This article examines how discourses shaped and were shaped by participants’ identities in a participatory action research (PAR) project in a tertiary education environment. The primary researcher and the director of the university’s desktop publishing team explored the idea of working together to help the newly formed team to develop strategies and procedures for setting up their workplace profile and related activities. Through informal, ‘getting to know you’ sessions, researchers and team members discussed how the collaboration would proceed. Researchers introduced the idea of PAR and discussed with team members their questions and observations as to how it would work. One aspect of the knowledge generating aspect of the PAR process was for researchers to feed information gained from confidential interviews, with both team members and academic and administrative university staff, into the joint problem-solving and action process. The proposal seemed agreeable to team members. However, during the course of attempting to develop the partnership, various discursive motifs emerged which militated against the possibility of team members and academic researchers functioning as a collaborative partnership. This article examines these motifs, arguing that while participants may ‘agree’ on ways of proceeding, there may be culturally entrenched ideas and behaviours that are much more difficult to negotiate and overcome in a PAR process.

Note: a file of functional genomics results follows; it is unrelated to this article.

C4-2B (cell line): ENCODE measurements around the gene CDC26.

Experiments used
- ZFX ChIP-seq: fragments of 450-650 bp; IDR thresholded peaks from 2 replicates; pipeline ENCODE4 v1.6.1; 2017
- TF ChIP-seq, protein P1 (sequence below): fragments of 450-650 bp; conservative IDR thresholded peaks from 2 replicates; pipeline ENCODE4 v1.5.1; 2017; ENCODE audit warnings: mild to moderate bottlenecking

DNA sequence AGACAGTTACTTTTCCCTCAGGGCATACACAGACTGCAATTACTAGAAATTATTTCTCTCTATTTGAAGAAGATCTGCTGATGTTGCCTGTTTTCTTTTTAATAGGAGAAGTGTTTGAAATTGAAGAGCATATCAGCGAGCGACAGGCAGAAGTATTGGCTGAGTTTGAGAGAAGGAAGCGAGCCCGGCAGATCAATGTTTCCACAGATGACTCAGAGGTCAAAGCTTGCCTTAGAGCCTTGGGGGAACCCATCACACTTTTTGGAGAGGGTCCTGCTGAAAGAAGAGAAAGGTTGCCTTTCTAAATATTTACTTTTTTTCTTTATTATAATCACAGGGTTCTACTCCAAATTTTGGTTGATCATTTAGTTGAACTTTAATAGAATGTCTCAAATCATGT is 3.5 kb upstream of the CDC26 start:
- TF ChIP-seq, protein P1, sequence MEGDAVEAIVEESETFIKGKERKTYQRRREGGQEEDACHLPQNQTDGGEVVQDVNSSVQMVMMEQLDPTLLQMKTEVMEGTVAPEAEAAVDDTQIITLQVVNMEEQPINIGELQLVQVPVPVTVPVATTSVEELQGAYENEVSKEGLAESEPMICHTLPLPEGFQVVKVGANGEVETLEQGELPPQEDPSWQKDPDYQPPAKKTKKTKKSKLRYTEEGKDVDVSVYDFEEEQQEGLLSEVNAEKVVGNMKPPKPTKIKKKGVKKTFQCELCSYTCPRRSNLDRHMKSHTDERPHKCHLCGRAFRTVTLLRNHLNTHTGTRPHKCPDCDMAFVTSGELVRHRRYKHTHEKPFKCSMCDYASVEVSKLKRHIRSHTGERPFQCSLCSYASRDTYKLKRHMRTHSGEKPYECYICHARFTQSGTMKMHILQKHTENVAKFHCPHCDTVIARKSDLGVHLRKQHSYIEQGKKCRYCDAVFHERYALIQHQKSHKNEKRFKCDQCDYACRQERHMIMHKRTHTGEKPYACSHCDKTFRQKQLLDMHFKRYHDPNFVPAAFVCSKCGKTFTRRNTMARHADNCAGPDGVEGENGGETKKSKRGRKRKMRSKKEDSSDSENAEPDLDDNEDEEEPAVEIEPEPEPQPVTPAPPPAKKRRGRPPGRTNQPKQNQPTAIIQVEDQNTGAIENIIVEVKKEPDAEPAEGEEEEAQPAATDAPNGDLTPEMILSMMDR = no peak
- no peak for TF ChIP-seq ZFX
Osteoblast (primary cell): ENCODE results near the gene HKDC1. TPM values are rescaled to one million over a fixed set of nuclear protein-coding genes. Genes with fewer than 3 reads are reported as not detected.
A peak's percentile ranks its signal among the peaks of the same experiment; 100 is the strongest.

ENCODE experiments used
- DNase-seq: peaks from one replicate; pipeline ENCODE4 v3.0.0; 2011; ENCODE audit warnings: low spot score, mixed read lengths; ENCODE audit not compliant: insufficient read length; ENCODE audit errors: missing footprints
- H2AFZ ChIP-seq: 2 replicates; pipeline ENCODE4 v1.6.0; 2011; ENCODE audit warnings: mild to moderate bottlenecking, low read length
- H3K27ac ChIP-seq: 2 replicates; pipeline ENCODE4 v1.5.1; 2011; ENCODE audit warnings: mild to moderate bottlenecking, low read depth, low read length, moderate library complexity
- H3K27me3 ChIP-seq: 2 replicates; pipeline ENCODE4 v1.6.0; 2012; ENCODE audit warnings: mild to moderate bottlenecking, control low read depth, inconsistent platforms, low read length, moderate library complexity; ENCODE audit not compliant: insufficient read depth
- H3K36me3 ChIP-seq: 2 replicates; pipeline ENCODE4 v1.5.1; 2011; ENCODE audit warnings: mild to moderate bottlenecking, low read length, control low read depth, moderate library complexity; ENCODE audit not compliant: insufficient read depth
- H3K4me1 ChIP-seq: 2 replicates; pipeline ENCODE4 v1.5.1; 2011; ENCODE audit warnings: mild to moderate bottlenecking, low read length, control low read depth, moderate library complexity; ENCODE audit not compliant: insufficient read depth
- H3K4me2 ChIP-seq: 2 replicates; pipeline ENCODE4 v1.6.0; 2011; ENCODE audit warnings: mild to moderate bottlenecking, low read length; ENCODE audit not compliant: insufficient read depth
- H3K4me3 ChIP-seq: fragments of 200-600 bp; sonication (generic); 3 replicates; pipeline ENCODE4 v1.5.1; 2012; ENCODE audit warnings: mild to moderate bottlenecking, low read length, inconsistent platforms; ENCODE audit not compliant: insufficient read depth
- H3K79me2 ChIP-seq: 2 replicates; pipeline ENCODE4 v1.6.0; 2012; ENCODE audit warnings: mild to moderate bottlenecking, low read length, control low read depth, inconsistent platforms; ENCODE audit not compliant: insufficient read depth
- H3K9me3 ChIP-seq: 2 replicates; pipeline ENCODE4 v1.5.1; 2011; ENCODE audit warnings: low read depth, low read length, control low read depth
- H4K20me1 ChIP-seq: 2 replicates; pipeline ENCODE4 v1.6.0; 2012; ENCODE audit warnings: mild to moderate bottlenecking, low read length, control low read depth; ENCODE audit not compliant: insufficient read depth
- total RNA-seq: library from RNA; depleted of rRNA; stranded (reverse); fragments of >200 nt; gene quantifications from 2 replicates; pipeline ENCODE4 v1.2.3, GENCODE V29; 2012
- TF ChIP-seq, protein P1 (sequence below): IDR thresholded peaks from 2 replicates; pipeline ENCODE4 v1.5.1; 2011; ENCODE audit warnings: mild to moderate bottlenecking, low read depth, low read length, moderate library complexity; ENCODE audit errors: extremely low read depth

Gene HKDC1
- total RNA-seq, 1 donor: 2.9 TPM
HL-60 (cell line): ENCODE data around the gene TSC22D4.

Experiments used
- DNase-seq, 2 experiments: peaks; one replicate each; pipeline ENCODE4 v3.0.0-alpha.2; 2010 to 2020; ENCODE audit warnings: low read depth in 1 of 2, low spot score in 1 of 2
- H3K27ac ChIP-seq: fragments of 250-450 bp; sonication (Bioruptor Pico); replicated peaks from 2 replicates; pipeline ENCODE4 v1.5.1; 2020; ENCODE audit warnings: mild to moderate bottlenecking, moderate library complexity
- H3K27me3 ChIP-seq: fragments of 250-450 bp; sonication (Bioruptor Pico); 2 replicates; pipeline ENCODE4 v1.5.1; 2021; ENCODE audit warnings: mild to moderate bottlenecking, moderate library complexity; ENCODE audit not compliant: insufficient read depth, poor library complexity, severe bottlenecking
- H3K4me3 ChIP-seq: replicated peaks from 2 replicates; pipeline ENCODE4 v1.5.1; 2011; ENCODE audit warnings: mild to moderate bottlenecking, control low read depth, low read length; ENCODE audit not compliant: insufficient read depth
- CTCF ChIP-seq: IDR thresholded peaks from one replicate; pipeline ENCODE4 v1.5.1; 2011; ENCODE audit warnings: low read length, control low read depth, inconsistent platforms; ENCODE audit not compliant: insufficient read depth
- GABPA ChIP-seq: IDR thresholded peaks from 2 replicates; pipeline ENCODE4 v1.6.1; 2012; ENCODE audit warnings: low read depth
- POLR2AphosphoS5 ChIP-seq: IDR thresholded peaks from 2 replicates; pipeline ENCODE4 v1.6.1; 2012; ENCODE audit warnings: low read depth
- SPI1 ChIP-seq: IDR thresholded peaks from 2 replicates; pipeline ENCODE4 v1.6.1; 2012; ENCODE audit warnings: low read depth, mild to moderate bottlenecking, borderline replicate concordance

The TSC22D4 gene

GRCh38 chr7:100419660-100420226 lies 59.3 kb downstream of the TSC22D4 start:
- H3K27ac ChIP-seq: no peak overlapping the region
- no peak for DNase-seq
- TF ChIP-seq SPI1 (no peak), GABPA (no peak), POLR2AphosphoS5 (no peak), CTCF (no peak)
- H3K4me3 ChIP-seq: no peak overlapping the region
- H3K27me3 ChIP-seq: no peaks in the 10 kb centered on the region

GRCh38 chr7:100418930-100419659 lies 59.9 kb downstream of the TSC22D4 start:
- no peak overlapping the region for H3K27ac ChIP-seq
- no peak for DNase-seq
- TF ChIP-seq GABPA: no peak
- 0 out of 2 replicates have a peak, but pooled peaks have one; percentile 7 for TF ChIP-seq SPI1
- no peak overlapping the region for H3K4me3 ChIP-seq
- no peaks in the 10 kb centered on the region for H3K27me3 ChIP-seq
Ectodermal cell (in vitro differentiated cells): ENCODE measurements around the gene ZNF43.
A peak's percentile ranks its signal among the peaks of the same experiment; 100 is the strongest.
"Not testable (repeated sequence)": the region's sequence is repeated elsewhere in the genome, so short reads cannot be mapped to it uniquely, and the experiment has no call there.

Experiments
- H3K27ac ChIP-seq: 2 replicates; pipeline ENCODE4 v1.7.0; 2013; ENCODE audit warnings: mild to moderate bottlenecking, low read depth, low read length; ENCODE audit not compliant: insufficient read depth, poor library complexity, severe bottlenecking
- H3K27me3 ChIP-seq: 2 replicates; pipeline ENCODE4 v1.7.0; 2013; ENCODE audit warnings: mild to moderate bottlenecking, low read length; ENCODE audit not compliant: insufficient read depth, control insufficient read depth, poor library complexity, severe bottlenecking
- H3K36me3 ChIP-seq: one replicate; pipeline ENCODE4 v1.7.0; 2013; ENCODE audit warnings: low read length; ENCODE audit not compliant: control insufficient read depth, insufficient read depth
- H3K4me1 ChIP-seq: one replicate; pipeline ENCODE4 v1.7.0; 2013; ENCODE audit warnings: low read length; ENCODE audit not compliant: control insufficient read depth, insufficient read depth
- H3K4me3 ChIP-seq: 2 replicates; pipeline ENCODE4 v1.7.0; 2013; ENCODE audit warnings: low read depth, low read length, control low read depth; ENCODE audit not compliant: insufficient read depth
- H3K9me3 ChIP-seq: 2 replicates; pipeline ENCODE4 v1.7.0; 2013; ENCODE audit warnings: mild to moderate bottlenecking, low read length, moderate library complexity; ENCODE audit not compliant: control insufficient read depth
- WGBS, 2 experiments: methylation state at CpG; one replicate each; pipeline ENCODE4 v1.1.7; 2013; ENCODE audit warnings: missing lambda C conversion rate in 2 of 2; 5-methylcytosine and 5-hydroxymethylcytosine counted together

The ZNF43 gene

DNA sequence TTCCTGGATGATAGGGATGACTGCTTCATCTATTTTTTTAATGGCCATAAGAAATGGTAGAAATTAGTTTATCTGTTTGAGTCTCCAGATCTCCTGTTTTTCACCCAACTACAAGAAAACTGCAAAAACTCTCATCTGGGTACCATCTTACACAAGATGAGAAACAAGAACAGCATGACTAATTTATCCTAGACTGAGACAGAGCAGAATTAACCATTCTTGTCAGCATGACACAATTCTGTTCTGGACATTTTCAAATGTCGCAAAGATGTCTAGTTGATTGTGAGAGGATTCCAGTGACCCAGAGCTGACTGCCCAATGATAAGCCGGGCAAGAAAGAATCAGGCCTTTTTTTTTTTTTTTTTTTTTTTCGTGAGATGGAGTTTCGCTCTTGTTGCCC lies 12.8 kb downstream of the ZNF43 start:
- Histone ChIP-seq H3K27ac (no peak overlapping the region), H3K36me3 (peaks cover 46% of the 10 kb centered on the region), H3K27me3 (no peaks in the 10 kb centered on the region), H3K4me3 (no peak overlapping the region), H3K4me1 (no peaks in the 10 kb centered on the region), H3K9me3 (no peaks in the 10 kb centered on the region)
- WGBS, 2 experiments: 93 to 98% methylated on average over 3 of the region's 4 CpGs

Coco, A, Varnier, C & Deftereos, C 2007, 'Clients, colleagues or experts? Defining identities in an action research project', Journal of Institutional Research in Australasia, vol. 13, no. 1, pp. 62-82.
The abstract and pdf of the published article reproduced in ePublications@SCU with the permission of Journal of Institutional Research in Australasia